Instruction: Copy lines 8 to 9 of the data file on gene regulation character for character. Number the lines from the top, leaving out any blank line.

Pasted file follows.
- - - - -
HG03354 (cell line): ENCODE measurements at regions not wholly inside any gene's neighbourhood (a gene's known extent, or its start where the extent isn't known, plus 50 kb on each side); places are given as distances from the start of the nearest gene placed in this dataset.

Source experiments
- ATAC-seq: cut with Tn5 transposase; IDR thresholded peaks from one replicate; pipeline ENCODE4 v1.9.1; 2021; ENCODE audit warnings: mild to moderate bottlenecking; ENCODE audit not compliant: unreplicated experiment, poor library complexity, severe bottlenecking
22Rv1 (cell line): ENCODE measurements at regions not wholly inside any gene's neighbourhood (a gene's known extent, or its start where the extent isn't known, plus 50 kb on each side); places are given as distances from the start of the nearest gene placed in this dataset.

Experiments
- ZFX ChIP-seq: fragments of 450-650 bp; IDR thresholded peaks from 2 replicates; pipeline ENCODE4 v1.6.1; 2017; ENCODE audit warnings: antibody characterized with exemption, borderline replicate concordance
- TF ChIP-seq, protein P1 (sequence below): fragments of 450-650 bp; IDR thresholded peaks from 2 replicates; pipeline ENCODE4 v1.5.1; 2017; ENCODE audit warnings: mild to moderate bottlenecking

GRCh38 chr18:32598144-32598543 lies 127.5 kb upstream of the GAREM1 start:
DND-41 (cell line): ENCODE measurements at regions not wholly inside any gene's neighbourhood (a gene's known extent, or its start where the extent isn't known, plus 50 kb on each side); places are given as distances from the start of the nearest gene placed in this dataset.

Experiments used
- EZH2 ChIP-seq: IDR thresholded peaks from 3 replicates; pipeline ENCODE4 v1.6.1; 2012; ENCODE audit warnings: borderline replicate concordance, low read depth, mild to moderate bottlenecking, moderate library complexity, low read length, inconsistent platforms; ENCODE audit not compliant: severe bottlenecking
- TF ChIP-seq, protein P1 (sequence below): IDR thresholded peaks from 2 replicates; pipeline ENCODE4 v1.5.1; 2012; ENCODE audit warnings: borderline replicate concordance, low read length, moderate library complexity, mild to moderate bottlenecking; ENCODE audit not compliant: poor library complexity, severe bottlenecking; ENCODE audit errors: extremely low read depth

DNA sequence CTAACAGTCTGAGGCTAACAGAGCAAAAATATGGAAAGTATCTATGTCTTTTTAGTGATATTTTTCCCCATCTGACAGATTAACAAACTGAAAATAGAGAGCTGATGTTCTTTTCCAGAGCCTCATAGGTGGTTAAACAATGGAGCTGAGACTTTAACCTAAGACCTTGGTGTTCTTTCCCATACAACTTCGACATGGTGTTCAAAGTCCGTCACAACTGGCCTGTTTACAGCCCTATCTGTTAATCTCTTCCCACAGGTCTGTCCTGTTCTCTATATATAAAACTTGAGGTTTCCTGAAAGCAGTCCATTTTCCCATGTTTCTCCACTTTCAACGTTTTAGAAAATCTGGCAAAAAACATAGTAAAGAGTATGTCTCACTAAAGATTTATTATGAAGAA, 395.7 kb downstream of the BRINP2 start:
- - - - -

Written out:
GRCh38 chr18:32598144-32598543 lies 127.5 kb upstream of the GAREM1 start:
DND-41 (cell line): ENCODE measurements at regions not wholly inside any gene's neighbourhood (a gene's known extent, or its start where the extent isn't known, plus 50 kb on each side); places are given as distances from the start of the nearest gene placed in this dataset.